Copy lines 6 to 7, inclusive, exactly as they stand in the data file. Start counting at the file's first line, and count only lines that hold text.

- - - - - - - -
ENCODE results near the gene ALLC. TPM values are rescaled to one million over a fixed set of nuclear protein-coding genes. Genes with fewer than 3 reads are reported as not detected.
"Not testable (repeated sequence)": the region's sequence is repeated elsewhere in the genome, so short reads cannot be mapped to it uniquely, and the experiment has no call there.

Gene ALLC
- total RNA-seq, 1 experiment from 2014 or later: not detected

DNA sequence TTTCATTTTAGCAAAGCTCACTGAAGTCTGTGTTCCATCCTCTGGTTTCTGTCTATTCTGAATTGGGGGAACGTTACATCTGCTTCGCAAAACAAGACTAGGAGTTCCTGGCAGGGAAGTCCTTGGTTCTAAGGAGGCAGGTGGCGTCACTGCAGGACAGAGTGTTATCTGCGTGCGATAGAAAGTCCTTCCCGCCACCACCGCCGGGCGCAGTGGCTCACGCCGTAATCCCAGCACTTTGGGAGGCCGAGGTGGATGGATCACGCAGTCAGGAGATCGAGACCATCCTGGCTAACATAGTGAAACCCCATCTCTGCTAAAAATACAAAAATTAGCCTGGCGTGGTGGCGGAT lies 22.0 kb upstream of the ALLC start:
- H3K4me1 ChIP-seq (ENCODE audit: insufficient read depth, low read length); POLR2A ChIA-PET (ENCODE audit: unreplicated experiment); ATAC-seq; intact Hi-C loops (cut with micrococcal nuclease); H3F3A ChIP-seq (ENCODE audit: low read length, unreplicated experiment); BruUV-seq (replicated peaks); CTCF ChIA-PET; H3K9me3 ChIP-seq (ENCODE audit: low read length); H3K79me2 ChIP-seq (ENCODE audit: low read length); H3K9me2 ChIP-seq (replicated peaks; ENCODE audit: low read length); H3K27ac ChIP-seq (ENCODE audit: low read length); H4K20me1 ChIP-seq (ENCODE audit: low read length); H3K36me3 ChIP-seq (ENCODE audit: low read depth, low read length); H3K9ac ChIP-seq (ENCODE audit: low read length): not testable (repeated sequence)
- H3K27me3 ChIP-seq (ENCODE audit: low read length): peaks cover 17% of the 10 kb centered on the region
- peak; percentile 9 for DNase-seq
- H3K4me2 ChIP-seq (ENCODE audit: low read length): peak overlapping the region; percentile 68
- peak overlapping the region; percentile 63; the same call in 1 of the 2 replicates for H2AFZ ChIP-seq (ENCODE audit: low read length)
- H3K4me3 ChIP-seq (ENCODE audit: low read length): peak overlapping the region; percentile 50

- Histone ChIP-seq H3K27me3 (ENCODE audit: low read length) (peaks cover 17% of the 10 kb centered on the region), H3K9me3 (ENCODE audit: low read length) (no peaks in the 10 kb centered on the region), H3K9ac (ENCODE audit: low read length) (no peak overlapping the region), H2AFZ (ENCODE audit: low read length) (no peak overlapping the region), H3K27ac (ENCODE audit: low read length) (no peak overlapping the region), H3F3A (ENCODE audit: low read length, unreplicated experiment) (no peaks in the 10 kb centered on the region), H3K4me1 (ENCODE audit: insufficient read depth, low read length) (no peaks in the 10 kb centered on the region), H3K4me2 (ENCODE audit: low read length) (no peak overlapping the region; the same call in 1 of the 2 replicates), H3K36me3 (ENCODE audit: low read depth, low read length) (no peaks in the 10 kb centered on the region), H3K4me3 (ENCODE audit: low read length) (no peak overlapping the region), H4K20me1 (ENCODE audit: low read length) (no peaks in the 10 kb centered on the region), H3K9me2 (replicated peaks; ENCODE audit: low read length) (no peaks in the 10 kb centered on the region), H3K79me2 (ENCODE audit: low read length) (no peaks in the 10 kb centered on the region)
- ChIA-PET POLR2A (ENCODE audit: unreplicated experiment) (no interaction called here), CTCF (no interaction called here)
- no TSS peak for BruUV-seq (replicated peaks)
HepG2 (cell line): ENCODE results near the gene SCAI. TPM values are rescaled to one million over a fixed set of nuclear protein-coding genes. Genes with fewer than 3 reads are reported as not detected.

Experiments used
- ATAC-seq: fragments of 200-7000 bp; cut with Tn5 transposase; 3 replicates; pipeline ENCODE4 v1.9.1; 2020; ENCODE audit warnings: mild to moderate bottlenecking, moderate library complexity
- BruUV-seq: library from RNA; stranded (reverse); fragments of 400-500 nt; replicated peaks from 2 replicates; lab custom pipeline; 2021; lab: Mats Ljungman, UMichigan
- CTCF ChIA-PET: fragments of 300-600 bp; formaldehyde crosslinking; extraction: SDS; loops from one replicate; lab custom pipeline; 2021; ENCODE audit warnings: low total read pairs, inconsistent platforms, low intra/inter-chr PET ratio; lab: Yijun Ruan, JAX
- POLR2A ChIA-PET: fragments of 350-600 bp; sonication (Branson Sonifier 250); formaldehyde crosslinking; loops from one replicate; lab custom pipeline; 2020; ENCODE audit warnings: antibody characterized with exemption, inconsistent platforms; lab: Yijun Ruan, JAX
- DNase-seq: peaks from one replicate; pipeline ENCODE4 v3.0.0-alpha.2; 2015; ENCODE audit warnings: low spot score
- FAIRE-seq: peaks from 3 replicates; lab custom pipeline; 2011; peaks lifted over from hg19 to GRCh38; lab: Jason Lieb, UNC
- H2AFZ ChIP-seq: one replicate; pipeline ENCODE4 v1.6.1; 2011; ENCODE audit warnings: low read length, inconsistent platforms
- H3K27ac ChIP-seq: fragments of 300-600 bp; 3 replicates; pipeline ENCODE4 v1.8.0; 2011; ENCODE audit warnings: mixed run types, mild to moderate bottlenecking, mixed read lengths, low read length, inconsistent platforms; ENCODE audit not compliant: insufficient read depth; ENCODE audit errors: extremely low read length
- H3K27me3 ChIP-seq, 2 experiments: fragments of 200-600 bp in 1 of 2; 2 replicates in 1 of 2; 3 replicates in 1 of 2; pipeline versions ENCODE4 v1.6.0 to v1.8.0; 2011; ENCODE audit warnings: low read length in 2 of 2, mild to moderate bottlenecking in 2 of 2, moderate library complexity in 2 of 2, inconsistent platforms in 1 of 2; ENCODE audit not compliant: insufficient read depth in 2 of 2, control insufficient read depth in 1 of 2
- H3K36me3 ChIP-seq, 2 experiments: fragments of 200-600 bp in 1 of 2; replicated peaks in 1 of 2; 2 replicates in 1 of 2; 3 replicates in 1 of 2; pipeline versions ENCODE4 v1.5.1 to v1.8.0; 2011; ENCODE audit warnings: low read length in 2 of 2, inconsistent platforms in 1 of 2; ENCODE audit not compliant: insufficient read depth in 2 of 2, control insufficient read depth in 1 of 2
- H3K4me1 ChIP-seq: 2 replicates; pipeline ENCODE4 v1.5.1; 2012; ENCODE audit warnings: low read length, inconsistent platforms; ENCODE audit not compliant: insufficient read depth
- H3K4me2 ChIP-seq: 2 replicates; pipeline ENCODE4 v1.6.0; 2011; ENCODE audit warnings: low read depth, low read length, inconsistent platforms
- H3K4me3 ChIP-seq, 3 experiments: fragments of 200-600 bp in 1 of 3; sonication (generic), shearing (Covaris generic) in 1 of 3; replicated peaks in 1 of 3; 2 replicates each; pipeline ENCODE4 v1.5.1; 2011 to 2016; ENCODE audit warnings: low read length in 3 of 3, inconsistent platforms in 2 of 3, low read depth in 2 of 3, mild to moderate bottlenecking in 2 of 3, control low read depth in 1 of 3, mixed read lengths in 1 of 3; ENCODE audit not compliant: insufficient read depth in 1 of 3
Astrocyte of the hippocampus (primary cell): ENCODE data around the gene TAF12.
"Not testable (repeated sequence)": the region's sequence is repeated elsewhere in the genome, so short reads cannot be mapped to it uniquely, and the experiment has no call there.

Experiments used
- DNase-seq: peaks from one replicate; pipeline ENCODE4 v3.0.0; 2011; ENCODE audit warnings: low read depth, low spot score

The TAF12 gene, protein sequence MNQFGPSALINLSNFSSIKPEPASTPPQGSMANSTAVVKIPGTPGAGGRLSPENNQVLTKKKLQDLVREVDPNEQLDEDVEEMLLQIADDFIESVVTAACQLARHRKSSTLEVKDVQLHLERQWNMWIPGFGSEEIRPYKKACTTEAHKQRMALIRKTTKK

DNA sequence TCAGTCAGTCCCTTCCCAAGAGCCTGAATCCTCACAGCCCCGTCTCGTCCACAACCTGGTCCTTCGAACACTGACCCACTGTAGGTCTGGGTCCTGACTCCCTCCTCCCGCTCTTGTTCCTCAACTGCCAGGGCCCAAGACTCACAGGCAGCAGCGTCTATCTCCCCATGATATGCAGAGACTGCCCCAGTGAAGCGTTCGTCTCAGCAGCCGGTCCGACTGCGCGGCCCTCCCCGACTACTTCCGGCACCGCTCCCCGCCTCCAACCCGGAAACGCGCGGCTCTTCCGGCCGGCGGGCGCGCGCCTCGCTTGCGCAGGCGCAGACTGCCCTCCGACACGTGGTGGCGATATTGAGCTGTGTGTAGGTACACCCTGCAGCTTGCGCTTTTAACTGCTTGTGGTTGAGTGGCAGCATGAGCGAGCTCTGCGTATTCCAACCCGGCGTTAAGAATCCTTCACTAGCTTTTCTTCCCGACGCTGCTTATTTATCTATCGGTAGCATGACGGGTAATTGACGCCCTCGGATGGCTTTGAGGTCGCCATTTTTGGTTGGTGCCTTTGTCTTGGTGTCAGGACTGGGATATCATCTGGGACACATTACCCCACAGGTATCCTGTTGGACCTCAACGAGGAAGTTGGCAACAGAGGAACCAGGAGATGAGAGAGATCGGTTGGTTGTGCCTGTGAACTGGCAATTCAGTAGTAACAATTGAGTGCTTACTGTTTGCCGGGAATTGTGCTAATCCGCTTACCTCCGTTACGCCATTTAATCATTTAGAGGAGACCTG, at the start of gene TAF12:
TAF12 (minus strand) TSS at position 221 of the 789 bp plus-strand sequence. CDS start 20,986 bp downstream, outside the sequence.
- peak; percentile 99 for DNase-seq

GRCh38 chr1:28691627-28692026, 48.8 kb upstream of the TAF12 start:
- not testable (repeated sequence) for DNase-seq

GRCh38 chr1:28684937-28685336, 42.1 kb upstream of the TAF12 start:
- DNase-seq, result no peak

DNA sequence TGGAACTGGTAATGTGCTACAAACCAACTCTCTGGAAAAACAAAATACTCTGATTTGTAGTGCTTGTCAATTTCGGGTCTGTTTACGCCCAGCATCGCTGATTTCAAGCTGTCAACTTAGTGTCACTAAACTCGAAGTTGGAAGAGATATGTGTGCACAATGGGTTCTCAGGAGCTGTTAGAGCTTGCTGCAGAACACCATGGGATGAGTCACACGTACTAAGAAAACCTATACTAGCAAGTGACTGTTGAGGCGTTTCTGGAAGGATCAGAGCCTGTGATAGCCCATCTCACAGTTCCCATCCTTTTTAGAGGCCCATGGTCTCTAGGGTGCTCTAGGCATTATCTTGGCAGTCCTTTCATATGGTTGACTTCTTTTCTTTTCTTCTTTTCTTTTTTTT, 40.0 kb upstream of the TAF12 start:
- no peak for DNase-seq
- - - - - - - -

- H3K4me1 ChIP-seq (ENCODE audit: insufficient read depth, low read length); POLR2A ChIA-PET (ENCODE audit: unreplicated experiment); ATAC-seq; intact Hi-C loops (cut with micrococcal nuclease); H3F3A ChIP-seq (ENCODE audit: low read length, unreplicated experiment); BruUV-seq (replicated peaks); CTCF ChIA-PET; H3K9me3 ChIP-seq (ENCODE audit: low read length); H3K79me2 ChIP-seq (ENCODE audit: low read length); H3K9me2 ChIP-seq (replicated peaks; ENCODE audit: low read length); H3K27ac ChIP-seq (ENCODE audit: low read length); H4K20me1 ChIP-seq (ENCODE audit: low read length); H3K36me3 ChIP-seq (ENCODE audit: low read depth, low read length); H3K9ac ChIP-seq (ENCODE audit: low read length): not testable (repeated sequence)
- H3K27me3 ChIP-seq (ENCODE audit: low read length): peaks cover 17% of the 10 kb centered on the region